Prairie History Redux

In 2003-04, the Prairie History Room at Central Library was on the chopping block when the RPL Board and Administration was in a cost-cutting mood. Three branch libraries (Connaught, Glen Elm and Prince of Wales), along with the Dunlop Art Gallery and RPL Film Theatre, were also slated for closure.

The Friends of the RPL was formed to rally support. Petitions were circulated, presentations were made to city council, and, ultimately, the decision was made move in a different direction.

Which brings us to today. Or, more accurately, Saturday Oct. 17. That’s when artist Barbara Meneley will open a residency at the Prairie History Room.

The plan over the next few months is for Meneley to create hundreds of tracings of maps, photographs, newspaper articles and other items from the PHR collection. The tracings will be on translucent paper, and will be hung in layers so that multiple traces will be visible at the same time — symbolizing the notion of history being a hodge-podge of different viewpoints and perspectives.

Prairie History Redux is curated by Blair Fornwald. There are drawing performances planned for Saturday Oct. 17, Saturday Nov. 7 and Saturday Dec. 5 at 1 p.m., and the project will culminate with an artist talk and reception on Jan. 16 at 1 p.m. at the RPL Theatre and Dunlop Resource Centre respectively.

A MESSAGE TO OUR READERS The coronavirus pandemic is a moment of reckoning for our community. We’re all hurting. It’s no different at Prairie Dog, where COVID-19 has wiped out advertisements for events, businesses and restaurants as Regina and Saskatchewan hunker down in quarantine. As an ad-supported newspaper already struggling in a destabilized media landscape, this is devastating. We’re hoping you, our loyal readers, can help fill in the gap so Prairie Dog can not only continue to exist but even expand our coverage — both in print and online. Please consider donating, either one-time or, even better, on a monthly basis.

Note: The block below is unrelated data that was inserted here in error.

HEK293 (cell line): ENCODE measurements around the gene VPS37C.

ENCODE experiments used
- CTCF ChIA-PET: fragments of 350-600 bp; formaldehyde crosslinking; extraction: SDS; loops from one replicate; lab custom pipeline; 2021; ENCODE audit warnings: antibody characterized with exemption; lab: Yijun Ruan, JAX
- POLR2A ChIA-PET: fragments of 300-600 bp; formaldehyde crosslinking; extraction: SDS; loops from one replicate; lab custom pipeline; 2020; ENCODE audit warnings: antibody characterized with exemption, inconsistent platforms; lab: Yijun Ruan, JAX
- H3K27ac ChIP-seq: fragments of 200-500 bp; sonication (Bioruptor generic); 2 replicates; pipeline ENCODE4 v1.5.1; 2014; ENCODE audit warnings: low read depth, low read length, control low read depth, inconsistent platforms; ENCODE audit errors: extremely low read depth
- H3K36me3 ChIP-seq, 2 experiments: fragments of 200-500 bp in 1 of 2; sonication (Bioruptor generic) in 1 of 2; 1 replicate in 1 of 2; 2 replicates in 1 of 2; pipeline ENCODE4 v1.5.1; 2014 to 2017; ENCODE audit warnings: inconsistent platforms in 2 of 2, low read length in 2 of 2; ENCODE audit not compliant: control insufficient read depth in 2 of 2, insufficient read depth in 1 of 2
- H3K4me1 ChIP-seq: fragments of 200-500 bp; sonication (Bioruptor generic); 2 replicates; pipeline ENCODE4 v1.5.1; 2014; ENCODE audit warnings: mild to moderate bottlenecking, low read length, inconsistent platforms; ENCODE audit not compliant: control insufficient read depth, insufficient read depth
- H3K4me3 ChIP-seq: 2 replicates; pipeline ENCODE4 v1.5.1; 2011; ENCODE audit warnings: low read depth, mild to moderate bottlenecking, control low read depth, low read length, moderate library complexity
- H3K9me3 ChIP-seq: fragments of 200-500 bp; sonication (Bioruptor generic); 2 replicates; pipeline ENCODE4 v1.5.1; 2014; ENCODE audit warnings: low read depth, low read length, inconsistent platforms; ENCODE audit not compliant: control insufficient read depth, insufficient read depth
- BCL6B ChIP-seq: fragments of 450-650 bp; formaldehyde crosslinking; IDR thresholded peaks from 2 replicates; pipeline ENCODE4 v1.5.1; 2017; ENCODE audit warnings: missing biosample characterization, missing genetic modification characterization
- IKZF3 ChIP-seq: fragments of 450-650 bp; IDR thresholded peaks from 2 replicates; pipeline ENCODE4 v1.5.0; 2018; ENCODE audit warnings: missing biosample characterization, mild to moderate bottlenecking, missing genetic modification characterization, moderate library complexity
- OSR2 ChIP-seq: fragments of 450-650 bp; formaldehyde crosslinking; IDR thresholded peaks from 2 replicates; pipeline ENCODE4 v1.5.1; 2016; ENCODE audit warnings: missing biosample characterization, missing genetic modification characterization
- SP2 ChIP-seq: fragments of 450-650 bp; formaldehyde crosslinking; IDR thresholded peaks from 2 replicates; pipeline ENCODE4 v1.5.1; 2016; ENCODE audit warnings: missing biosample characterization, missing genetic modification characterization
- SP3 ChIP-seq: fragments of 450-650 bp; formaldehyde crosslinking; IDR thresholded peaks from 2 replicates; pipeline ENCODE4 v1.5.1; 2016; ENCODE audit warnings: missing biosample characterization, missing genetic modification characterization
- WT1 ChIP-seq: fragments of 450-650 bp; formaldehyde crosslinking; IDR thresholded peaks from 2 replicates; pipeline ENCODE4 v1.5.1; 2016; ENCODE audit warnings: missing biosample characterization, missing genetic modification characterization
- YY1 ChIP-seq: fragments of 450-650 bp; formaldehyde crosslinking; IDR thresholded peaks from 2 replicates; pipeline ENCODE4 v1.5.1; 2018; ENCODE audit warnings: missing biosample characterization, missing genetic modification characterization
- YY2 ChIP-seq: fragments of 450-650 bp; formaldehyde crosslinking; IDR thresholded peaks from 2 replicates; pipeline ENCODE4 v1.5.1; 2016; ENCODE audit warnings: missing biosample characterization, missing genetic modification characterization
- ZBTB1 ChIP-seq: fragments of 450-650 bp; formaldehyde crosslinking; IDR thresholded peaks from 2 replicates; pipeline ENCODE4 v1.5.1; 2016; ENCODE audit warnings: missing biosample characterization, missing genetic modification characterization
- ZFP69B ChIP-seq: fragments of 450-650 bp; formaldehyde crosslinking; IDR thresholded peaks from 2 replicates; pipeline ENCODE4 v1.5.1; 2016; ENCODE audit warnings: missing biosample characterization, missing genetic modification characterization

We believe Prairie Dog‘s unique voice is needed, now more than ever. For 27 years, this newspaper has been a critical part of Regina’s social, cultural and democratic infrastructure. Don’t let us fade away. There’s only one Prairie Dog. If it’s destroyed, it’s never coming back.

Author: Gregory Beatty

Greg Beatty is a crime-fighting shapeshifter who hatched from a mutagenic egg many decades ago. He likes sunny days, puppies and antique shoes. His favourite colour is not visible to your inferior human eyes. He refuses to write a bio for this website and if that means Whitworth writes one for him, so be it.